Huge factories and massive land waste are impacting the Earth at an increasingly dramatic rate. We collectively dump about 2.12 billion in waste annually, but how much of this is old clothing?
The average American throws away about 81 pounds of clothing each year, and most of that clothing will arrive in the landfills where it will produce methane as it decomposes. However, if it doesn’t end up in a landfill, it will likely end up in some other litter heap on land or in the ocean. Fortunately, with the help of some fashion brands and fashion recycling companies, garments are now able to be reused rather than wasted. These companies are now seeking businesses and individuals who can donate unwanted clothing and materials to help Earth become a little cleaner.
Fast Fashion: Recycling The Old
Fast fashion allows brands to create looks based on the catwalk and produce them at a lower cost. While this arm of the fashion industry has consistently grown the number of products produced and purchased, it’s also increased the amount of old clothing becoming trash.
Fashion brands and individuals will always look for new ideas and trends, so fast fashion will probably never die out anytime soon. But, what can fast and luxury fashion brands do to minimize the impact their waste has on the planet? One tactic is to reduce clothing waste by recycling old, unwanted clothing and turning it into something new and fashionable.
Clothing companies like FABSCRAP save thrown-away clothing from landfills and even work with other brands to seek solutions to leftover material waste. They keep the textiles and save buttons, zippers, and leather from clothing. FABSCRAP then separates the unusable fabrics and materials from the usable and are able to sell approximately 60% of the material to fashion brands and individuals looking for materials.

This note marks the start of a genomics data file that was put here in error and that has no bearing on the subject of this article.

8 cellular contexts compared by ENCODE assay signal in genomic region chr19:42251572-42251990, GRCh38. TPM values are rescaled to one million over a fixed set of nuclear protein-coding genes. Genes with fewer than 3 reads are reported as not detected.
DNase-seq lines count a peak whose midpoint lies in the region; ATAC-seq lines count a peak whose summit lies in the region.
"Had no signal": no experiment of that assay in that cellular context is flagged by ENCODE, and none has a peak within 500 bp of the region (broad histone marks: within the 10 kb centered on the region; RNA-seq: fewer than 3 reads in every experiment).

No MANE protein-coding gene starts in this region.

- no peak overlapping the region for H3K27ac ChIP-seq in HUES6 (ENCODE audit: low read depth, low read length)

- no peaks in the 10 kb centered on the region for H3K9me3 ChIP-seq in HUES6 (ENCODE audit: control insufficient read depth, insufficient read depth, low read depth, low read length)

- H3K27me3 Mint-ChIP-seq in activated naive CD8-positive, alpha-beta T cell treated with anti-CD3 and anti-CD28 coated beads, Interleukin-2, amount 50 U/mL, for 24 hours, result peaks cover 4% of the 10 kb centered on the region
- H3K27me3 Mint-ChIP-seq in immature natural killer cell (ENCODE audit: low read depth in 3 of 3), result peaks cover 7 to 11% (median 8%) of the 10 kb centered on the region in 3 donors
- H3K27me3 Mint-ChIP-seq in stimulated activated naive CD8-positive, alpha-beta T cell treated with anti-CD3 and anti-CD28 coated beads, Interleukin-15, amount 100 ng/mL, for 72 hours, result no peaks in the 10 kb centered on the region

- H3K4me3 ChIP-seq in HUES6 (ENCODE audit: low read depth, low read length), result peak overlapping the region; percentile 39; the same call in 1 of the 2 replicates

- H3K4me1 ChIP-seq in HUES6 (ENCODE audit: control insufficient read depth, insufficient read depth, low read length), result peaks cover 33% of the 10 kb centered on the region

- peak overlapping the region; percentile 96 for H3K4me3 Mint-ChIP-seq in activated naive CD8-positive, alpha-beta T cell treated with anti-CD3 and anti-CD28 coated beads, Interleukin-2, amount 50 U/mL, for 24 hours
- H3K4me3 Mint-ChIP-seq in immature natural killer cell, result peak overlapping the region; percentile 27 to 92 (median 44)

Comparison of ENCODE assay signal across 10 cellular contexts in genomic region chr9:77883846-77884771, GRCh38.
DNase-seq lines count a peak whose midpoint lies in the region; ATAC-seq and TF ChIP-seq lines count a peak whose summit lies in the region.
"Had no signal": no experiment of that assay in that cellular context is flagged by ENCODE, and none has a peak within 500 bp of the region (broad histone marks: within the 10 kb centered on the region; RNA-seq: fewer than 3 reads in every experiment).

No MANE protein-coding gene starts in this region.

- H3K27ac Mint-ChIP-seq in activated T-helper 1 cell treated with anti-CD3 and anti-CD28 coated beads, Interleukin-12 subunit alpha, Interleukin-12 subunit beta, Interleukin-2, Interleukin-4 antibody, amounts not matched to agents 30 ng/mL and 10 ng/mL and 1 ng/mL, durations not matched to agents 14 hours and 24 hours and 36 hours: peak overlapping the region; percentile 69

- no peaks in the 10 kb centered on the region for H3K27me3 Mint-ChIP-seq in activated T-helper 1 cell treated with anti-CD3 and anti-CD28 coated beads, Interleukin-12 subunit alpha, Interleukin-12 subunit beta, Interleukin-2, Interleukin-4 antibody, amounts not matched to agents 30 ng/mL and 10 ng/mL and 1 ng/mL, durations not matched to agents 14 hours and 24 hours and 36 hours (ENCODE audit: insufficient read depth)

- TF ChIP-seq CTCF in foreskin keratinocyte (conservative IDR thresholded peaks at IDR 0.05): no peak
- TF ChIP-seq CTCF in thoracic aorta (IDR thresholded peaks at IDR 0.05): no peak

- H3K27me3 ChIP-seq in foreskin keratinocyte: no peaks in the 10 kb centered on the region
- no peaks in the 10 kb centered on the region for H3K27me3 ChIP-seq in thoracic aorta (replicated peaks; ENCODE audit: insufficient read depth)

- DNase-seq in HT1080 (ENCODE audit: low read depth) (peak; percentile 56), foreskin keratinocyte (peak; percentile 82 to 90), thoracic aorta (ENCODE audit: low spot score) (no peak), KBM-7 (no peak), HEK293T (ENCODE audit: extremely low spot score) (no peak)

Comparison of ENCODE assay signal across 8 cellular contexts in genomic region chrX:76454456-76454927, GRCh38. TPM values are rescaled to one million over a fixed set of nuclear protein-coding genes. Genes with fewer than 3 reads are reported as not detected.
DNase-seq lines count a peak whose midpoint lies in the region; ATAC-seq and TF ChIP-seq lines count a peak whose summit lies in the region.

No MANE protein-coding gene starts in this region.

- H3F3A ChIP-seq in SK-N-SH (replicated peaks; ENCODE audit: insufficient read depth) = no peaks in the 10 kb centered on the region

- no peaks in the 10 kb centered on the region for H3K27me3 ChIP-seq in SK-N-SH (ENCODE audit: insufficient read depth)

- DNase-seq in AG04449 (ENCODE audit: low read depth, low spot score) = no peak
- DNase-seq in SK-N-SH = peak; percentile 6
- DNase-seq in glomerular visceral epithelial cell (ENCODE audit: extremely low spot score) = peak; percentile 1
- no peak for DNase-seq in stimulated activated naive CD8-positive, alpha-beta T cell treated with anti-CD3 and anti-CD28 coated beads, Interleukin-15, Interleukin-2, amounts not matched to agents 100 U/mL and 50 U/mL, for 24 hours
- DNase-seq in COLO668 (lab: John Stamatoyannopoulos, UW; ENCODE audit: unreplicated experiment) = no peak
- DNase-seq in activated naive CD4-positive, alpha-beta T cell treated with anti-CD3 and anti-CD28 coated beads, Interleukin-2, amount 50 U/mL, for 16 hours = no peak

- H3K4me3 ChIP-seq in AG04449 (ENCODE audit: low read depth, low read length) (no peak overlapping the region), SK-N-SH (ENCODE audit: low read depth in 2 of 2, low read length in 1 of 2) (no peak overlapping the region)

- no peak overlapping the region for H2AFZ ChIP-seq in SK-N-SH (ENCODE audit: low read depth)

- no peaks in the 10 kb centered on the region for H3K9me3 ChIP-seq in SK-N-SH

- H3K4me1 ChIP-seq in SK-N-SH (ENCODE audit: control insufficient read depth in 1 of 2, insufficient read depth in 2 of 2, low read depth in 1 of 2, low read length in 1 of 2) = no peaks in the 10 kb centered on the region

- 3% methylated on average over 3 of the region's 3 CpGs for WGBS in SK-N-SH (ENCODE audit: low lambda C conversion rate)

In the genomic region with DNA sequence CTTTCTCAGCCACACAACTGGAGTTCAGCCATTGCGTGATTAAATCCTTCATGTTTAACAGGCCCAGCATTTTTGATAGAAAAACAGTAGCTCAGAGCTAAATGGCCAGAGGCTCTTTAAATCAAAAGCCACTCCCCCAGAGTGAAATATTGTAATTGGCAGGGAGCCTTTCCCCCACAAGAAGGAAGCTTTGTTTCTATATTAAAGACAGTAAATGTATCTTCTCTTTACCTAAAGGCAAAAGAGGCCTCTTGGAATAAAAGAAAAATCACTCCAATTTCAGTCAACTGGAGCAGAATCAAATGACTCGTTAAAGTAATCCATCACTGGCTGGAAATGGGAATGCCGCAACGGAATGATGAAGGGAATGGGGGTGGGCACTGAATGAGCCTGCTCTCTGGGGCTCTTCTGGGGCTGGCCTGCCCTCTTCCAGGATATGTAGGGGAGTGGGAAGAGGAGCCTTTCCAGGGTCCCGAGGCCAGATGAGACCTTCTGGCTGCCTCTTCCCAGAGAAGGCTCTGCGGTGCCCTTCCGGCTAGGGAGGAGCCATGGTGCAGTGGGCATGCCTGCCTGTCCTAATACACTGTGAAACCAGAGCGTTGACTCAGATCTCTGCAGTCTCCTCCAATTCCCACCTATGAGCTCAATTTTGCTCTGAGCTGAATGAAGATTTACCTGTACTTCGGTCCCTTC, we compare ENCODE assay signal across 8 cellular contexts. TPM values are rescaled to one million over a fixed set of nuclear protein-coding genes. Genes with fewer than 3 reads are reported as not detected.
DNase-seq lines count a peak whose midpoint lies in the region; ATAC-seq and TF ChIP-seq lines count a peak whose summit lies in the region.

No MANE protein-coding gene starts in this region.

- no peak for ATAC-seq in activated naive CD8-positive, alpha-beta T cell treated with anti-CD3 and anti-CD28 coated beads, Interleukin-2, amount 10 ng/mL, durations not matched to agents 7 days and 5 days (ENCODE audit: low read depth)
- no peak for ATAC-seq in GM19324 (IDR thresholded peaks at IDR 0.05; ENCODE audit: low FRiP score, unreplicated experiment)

Old Clothing’s Second Life: Fine Fiber & New Clothing
While fashion recycling companies' sanitation of material may come before or after the process of dismantling zippers, buttons, leather pieces, stickers, and more from the garment, some of them work transform old clothing into mattress stuffing instead of new garment materials.
In Italy, some fashion recycling companies sell fine fluffy fibers that come from shredded recycled clothing fabric to mattress makers. First, the recycling factory receives donated clothing and clothing that is too old for charity shops from around the world. Next, it sorts the clothing by color and material and dismantles the clothing. Next, it cleans impurities from the material using a sanitizing machine. After the clothing is sanitized, it is sent to a washing machine, then shredded into fine pieces and dried. Finally, after the material is made into mattress filling, it is separated by material and color and then put into a tray waiting for an order to fulfill.
Large fashion companies that recycle old fabric, like H&M, use a similar process. In their case, they partner with a recycling and processing facility based in Hong Kong.